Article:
The state comptroller's report on the Boaz Harpaz-Ehud Barak-Gabi Ashkenazi affair was printed last week and is still top secret, though it holds no actual secrets.
Amir Oren, Senior correspondent and columnist
Amir Oren is a senior correspondent and columnist for Haaretz and a member of the newspaper's editorial board. He writes about defense and military affairs, the government and international relations.
The likelihood that foreign minister Avigdor Lieberman will avoid major criminal charges has turned the spotlight on the attorney general and state prosecutor, both of whom have not displayed powerful leadership.
In American politics they often cite the Democratic Party spokesman who was asked to comment on the defection of the controversial mayor of Los Angeles, Sam Yorty, to the rival Republican Party. In a single move, he said, Yorty improved the quality of both parties.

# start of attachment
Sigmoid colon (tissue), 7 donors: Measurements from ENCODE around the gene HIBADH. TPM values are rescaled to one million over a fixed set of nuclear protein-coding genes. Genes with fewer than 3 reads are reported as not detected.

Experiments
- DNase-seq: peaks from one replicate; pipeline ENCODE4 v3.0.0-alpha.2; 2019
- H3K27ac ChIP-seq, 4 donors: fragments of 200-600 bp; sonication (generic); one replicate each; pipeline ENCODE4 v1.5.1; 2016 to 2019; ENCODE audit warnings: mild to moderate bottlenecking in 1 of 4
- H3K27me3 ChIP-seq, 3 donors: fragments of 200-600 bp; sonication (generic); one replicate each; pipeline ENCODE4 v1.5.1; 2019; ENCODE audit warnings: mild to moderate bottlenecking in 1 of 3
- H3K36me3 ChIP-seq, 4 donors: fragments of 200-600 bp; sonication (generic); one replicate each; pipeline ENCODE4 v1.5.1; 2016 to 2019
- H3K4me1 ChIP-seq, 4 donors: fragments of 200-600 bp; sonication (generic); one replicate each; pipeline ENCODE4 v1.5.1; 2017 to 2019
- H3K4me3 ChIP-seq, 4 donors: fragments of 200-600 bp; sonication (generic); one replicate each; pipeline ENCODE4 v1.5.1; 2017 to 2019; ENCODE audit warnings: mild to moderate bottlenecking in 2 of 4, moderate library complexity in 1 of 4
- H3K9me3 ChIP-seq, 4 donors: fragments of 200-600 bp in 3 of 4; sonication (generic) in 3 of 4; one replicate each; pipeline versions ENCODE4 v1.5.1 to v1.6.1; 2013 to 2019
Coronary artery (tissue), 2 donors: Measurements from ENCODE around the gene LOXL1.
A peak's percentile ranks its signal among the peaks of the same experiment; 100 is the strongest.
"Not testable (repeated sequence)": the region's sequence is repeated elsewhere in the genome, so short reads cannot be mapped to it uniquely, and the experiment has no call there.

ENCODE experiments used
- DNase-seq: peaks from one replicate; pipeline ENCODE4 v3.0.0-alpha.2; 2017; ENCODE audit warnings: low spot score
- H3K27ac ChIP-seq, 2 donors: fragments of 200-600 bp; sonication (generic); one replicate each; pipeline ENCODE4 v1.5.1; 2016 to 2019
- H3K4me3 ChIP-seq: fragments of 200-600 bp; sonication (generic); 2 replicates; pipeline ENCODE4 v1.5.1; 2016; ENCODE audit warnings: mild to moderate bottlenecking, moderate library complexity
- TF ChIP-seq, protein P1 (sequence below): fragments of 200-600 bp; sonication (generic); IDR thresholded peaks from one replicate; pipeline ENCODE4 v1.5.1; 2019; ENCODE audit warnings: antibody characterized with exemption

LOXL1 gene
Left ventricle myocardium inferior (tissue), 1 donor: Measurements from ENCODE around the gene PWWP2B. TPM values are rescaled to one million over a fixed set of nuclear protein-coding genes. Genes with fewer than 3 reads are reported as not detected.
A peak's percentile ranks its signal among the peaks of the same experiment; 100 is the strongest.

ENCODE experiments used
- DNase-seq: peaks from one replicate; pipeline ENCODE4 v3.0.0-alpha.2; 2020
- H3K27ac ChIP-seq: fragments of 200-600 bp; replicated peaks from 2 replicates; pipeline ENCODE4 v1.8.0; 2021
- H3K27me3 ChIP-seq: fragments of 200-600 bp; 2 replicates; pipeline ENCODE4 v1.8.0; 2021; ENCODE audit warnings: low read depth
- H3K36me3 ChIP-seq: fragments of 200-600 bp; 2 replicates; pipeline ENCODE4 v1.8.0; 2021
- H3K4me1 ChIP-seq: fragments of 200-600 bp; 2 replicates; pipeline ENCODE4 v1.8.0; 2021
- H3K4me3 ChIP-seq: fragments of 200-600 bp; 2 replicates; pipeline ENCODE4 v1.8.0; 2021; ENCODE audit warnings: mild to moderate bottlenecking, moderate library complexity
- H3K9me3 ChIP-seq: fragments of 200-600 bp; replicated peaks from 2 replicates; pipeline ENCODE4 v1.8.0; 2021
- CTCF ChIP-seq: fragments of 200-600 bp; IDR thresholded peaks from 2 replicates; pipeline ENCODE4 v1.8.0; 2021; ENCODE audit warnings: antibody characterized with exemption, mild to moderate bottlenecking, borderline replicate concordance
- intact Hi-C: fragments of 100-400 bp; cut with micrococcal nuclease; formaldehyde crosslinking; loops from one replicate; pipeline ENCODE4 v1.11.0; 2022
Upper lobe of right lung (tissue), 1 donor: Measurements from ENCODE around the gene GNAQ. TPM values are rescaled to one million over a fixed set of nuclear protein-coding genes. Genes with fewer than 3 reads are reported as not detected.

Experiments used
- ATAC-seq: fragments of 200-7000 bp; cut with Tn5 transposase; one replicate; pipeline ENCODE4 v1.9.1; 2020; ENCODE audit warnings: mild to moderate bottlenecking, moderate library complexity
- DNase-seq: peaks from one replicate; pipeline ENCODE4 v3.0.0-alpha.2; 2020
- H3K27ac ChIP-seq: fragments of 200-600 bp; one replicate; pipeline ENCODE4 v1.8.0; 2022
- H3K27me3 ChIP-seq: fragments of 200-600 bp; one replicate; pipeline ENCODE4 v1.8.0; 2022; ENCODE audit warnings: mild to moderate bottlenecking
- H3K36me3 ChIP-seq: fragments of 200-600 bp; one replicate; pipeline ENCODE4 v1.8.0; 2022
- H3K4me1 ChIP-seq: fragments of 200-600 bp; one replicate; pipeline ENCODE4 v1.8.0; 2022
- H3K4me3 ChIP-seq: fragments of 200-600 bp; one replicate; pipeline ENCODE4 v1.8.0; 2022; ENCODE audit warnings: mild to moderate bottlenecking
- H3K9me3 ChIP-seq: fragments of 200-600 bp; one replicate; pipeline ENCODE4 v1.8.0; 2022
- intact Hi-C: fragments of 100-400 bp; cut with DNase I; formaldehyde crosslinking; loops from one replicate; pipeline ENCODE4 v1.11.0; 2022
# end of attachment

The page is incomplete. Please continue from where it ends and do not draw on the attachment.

In the tragicomedy of the Lieberman case, it is ridiculous to hear the pretexts for the upcoming annulment of the draft indictment.
Part of outgoing Defense Minister Barak’s political fate rests in the hands of Attorney General Weinstein. Once he makes a decision on whether to indict FM Lieberman, we may see Barak returning to government.
Combat - offensive and defensive - is the IDF's job. The home front is for the police.
Operation Pillar of Defense showcased many of the army’s strengths while emphasizing the frustration of fighting terror organizations.
Netanyahu and Barak will find it difficult to explain why the right moment for a cease-fire was missed – before the last and sharpest memory of the week of Operation Pillar of Defense became the memory of the bus on Shaul Hamelekh Street.
Military action against the hostile organizations and their commanders is correct, but futile, as long as it is detached from the broader context of a national goal.
Until this week, Prime Minister Netanyahu took pride in never having lead Israel into a war. Now he may be on the verge of starting not one but two.